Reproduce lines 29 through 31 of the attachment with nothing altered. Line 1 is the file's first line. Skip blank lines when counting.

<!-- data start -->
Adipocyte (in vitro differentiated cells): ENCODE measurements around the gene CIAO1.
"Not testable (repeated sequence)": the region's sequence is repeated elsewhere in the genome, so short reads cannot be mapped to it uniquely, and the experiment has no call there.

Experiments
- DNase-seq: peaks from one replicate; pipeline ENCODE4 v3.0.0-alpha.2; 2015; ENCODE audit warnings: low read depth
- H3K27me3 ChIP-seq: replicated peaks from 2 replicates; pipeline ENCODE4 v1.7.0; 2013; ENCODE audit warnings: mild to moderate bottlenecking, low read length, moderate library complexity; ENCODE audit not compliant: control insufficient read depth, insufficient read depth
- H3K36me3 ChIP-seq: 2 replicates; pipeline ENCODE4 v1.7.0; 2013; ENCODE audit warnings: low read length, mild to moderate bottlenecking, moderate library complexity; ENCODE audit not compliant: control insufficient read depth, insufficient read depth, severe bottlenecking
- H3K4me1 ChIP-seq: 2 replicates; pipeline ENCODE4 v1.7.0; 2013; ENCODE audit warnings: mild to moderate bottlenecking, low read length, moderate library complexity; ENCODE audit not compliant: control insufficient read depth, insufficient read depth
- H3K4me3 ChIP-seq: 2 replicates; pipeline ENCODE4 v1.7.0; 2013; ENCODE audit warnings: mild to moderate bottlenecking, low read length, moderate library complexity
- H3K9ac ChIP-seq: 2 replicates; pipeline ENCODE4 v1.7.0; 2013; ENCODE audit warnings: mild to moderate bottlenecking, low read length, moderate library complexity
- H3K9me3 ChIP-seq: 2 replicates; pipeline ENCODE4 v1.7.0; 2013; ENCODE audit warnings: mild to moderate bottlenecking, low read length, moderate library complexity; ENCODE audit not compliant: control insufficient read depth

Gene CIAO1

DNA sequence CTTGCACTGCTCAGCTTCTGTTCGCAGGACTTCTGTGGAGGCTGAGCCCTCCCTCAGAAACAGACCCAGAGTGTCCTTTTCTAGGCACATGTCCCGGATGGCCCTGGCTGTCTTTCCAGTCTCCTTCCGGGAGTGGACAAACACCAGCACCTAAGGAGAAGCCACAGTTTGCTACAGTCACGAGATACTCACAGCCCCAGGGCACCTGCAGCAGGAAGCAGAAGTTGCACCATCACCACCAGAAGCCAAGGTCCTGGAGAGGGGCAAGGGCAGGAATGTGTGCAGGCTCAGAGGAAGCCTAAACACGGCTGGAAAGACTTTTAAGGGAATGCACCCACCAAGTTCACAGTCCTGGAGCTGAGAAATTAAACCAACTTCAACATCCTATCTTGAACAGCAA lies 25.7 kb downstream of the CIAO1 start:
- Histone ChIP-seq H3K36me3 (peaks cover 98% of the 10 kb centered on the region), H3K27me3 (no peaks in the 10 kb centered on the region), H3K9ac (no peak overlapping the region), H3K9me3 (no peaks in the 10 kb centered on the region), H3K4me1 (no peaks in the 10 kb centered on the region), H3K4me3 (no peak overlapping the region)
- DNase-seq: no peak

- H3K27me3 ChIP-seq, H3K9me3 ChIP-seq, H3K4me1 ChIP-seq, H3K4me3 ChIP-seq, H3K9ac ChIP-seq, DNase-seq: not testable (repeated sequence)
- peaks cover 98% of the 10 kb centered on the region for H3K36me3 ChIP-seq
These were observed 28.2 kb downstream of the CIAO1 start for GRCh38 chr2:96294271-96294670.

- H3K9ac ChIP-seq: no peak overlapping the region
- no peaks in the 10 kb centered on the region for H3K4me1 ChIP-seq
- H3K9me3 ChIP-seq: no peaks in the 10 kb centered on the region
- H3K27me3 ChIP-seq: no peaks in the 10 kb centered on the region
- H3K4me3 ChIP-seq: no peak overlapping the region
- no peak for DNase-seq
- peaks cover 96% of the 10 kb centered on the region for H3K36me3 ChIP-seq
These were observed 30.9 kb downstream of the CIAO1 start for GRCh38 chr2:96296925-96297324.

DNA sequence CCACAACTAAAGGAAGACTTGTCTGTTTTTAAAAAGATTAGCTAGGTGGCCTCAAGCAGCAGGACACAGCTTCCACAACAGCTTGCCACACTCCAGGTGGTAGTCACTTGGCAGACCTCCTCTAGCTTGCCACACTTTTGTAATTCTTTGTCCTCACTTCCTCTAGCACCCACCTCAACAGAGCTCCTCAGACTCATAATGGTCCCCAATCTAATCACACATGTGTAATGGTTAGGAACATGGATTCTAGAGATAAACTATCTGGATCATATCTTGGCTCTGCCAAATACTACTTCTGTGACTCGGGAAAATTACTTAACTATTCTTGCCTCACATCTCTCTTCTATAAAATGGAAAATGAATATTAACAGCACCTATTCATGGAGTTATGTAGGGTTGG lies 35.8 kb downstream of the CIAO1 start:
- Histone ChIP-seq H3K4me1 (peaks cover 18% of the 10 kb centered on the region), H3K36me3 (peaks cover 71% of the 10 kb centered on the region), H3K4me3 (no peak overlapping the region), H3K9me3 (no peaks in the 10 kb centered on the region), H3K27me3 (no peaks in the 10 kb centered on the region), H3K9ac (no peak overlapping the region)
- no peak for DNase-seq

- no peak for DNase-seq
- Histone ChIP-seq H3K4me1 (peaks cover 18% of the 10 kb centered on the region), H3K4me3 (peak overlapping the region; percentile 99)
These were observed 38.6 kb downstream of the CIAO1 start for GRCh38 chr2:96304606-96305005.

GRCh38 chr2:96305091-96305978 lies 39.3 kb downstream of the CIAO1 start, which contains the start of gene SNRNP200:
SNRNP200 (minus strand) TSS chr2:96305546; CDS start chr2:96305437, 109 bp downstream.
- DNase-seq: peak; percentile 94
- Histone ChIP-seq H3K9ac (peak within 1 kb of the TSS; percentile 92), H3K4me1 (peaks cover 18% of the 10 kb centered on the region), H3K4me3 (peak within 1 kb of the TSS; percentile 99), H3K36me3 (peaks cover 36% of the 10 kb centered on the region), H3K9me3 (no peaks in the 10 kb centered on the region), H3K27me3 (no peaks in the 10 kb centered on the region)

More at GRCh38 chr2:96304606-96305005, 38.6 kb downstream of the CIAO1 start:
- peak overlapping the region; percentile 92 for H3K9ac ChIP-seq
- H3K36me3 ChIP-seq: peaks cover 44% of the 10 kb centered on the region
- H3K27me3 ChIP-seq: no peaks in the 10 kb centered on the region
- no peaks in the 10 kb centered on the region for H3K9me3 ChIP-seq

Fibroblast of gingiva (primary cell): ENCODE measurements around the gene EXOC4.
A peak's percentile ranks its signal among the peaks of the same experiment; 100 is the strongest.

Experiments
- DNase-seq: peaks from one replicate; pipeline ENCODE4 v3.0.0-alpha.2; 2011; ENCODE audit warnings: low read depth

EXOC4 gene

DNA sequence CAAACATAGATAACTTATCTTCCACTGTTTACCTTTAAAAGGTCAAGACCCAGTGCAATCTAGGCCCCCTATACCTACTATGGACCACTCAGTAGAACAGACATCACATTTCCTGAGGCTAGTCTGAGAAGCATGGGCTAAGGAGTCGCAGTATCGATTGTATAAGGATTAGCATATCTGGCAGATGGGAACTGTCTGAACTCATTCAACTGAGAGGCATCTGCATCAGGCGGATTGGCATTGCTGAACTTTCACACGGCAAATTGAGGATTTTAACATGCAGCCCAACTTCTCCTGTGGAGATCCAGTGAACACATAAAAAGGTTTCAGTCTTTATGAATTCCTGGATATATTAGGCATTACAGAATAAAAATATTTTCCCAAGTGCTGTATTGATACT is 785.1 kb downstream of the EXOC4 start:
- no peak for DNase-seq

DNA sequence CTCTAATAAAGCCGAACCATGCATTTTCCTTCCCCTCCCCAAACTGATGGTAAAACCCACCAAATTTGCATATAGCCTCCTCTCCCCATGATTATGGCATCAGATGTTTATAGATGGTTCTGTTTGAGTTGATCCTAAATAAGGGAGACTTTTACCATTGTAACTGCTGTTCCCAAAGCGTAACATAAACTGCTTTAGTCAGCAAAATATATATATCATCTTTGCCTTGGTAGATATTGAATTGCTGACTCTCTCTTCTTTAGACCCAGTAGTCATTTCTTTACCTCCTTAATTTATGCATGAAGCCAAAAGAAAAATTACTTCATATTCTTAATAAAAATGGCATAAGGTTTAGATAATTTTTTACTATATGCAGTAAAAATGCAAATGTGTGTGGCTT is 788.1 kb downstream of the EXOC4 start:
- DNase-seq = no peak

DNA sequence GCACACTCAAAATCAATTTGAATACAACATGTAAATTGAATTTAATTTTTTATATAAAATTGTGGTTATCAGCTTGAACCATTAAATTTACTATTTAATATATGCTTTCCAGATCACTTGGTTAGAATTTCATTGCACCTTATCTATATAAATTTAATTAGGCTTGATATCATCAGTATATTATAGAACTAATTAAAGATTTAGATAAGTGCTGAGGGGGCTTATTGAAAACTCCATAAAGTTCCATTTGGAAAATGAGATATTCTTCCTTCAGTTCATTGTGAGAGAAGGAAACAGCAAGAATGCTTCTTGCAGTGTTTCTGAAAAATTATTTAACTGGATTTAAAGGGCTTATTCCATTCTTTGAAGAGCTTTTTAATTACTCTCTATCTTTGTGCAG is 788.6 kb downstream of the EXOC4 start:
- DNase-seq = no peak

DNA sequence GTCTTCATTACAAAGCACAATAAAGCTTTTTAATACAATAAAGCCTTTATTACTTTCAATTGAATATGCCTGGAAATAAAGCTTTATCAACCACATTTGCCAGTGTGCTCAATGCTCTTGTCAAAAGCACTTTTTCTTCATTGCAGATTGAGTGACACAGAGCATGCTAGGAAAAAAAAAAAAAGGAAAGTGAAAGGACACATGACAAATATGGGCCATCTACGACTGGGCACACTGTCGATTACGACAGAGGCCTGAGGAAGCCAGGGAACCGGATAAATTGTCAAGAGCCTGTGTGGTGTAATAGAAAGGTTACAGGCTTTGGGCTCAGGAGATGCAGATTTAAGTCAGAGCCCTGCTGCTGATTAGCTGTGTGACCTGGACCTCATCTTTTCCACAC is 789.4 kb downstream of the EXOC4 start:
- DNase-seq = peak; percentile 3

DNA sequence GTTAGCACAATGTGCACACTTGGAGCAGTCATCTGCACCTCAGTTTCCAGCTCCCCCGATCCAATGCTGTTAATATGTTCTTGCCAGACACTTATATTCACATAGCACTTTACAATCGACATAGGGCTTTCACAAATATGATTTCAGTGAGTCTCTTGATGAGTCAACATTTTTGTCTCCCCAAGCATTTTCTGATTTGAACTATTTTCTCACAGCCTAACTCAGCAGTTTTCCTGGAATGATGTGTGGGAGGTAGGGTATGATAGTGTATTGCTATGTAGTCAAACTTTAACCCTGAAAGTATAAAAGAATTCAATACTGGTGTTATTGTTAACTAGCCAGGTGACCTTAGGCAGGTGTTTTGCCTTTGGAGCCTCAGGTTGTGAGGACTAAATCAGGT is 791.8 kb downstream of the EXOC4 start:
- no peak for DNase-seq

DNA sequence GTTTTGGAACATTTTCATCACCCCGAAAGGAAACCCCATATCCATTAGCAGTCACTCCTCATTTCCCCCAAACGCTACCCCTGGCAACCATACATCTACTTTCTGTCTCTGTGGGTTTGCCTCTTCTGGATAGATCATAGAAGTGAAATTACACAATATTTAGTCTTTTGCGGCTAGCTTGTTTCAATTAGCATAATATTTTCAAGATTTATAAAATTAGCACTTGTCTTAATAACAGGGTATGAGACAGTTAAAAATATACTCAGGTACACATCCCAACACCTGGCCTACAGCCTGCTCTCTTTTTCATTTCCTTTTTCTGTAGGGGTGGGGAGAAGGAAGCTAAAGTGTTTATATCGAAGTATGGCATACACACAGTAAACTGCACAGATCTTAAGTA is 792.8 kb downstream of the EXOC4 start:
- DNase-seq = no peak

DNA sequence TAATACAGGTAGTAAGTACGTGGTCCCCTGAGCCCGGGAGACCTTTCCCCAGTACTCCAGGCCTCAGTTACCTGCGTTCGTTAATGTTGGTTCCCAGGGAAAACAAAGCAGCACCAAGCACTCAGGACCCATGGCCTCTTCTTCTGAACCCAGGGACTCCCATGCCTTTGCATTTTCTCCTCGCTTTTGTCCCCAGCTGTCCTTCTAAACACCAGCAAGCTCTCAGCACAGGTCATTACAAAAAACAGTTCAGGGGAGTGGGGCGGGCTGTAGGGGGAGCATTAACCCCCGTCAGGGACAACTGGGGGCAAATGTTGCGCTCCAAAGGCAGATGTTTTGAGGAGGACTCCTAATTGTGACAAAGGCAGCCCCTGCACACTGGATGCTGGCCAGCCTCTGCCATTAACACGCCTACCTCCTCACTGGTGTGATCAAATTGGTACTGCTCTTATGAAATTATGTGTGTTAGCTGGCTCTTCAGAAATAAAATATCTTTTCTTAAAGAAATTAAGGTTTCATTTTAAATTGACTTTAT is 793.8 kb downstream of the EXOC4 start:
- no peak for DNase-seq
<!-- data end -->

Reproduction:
- no peak for DNase-seq
- Histone ChIP-seq H3K4me1 (peaks cover 18% of the 10 kb centered on the region), H3K4me3 (peak overlapping the region; percentile 99)
These were observed 38.6 kb downstream of the CIAO1 start for GRCh38 chr2:96304606-96305005.